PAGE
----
How Chris Wood became a Kiwi trailblazer in the Premier League

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A nation dominated by rugby, New Zealand is hardly world-renowned for its love of football, despite a growing domestic league and a national team that reached its first World Cup in nearly 30 years in South Africa ten years ago.

But one hard-working striker is doing his bit to change all that and succeeding in putting our island nation on the soccer map. Now a veteran of more than 125 Premier League appearances, Chris Wood could be fairly recognised as the finest player ever produced by our nation.

But how did the Auckland native go from plying his trade in his home nation, to strutting his stuff thousands of miles away in the world’s best club competition? In this article, we will chart the rise to stardom of one of New Zealand’s latest and greatest sporting sons.

Early days

As is the case for many aspiring young Kiwi players, Wood’s career began in the domestic leagues. After first playing football as a schoolboy, he linked up with Onehunga Sports before making the switch to join Cambridge FC, with whom he made his senior debut, despite jibes from his mates.

Wood would move on to join Hamilton Wanderers, before a switch to Waikato. His stay in Hamilton wouldn’t be for long, however, as a dream move to join West Brom would quickly materialise, offering the maturing young striker the chance to test his abilities in England.

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Understandably, opportunities with the Baggies were more difficult to come by, though Wood did manage 21 appearances for the club over the course of a four-year stay, and around loan spells with Barnsley, Brighton, Birmingham, Bristol, Millwall and Leicester.

A golden opportunity

All of these loan spells away from West Brom offered opportunities for Wood to develop his game, but constant moves made it difficult for the marksman to build any momentum. However, Leicester would make the loan switch permanent, offering a golden opportunity.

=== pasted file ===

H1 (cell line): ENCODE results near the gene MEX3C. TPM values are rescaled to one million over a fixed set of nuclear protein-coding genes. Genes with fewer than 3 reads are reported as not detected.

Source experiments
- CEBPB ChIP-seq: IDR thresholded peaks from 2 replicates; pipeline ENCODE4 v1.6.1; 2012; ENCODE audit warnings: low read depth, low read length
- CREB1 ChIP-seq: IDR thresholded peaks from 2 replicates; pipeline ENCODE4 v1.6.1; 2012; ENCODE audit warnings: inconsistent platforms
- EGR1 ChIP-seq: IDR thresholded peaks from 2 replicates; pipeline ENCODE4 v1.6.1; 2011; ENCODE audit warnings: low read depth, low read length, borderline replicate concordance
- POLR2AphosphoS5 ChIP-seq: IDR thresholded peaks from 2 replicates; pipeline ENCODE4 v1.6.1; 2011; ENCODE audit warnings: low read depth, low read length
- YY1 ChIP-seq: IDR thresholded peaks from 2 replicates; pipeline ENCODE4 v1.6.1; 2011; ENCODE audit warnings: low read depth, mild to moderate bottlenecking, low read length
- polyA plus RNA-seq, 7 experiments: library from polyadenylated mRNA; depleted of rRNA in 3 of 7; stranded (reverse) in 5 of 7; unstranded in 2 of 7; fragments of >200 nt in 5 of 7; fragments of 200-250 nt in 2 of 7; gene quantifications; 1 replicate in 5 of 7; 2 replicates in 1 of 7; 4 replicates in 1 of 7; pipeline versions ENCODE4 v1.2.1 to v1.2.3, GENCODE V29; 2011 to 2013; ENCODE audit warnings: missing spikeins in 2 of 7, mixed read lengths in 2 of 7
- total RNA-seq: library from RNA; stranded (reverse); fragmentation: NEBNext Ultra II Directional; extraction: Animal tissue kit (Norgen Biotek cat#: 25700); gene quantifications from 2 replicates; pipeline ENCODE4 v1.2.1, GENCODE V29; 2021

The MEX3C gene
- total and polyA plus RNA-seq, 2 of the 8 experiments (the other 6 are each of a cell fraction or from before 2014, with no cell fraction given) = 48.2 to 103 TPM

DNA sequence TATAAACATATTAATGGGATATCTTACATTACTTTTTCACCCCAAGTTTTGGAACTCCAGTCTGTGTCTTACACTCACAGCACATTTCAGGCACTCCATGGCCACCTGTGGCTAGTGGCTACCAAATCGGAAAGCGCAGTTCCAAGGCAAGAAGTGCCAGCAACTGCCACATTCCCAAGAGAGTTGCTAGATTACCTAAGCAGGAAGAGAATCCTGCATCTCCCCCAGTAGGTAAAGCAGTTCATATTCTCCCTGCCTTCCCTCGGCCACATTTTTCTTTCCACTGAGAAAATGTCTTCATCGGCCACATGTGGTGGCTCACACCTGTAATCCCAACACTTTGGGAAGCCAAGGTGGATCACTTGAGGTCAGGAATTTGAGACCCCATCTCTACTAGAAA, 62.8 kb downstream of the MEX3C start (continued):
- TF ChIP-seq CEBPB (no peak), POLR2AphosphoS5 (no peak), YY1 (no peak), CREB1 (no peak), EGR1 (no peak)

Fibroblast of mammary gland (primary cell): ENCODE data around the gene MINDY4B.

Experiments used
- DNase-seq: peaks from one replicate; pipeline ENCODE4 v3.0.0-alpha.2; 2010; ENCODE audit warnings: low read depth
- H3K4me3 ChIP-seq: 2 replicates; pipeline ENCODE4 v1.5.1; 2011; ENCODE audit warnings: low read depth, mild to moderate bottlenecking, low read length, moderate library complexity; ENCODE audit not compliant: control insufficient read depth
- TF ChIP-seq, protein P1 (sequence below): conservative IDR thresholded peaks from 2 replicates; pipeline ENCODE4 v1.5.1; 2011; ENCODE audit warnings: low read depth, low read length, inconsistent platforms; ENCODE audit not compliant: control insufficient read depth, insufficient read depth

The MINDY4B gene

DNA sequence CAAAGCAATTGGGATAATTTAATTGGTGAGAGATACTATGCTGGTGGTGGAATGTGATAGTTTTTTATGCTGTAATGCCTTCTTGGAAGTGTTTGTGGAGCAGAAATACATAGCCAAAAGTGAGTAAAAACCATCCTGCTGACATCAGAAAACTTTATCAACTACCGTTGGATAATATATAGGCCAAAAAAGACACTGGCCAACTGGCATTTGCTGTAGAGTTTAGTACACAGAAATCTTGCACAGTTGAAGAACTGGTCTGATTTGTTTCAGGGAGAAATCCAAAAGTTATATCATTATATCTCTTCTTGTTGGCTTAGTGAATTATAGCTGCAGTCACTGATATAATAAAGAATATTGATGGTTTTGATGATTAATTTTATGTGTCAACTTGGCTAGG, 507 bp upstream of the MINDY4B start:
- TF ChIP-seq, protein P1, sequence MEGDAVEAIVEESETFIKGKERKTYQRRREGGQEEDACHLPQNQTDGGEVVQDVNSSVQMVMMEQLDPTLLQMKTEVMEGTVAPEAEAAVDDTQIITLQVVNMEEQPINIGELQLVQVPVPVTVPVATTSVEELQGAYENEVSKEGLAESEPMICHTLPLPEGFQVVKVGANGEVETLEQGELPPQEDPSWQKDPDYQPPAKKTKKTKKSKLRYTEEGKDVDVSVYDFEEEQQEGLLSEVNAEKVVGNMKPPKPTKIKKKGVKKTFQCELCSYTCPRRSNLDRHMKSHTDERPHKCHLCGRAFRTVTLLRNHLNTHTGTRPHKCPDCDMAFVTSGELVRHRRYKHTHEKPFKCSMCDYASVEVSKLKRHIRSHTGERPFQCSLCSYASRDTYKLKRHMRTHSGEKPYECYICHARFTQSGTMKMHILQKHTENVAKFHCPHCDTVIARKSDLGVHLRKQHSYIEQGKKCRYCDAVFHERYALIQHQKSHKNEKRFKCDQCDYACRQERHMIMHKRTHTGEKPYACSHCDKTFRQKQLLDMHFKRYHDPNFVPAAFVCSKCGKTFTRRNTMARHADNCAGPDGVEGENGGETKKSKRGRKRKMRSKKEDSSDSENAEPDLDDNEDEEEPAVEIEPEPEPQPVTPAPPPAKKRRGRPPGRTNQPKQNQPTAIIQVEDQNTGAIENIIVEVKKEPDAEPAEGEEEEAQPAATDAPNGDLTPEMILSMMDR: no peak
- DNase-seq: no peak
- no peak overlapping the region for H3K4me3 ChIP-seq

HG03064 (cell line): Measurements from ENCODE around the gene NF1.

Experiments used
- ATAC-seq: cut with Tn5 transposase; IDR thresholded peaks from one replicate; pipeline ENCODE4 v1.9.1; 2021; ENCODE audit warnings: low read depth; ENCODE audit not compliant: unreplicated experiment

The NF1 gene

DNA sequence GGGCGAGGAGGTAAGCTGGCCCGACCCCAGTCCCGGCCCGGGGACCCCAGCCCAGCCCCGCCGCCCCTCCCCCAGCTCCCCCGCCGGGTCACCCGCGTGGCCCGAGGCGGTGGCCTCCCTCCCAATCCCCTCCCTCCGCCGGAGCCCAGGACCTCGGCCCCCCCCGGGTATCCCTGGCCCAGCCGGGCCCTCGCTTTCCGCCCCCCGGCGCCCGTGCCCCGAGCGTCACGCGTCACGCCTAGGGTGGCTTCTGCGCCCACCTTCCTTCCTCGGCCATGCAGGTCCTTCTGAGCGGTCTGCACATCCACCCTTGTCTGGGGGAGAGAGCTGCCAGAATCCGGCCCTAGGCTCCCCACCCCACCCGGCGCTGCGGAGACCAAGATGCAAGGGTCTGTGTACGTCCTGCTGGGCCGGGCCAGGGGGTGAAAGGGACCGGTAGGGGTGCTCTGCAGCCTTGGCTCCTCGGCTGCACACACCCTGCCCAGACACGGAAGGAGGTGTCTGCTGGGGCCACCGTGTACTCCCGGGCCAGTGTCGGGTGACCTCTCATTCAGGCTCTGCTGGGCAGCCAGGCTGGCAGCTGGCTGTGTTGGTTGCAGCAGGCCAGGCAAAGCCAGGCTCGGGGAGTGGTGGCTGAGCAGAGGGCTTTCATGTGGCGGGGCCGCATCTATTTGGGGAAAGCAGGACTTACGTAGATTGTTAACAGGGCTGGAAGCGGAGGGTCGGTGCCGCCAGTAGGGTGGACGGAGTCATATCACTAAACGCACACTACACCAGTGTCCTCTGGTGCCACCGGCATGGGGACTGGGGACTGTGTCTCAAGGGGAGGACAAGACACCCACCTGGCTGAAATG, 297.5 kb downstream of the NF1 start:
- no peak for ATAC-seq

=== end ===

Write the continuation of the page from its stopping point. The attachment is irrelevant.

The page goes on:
It was with Leicester that Wood’s style would start to develop. He’d make 52 appearances for the Foxes and nurture the physical qualities in his game that saw him bag his fair share of goals, but also show himself to be an excellent target man.

In football, a target man is tasked with retaining possession and holding the ball, while his teammates find their attacking shape, and then releasing a strike partner or attacking player to advance the play or creating a shooting opportunity.

Making his mark

Wood’s development wasn’t going unnoticed and a move to Leeds United would follow. Former champions, and still recognised as one of the UK’s biggest clubs, the move to Elland Road offered the Kiwi goal-getter a chance to make a real name for himself.

By now, Wood was an established New Zealand international player, helping to lead the side to the World Cup in 2010, and he continued to show great form at club level, bagging 41 goals in 83 appearances as Leeds battled to earn promotion to the Premier League.

Wood wasn’t able to achieve promotion with the Whites, but he did enough to make the step up himself, earning a move to Burnley in 2017. The Clarets quite often find themselves among the favourites for relegation in football betting markets, but Wood’s goals during the last four years have been a real difference-maker.

 

Still only 29, Wood has plenty left in the tank and will likely continue to play a role at international level for his native New Zealand. And although he will likely never scale the heights of the world’s very best players, his is a career that has set new standards for his fellow countrymen.

 

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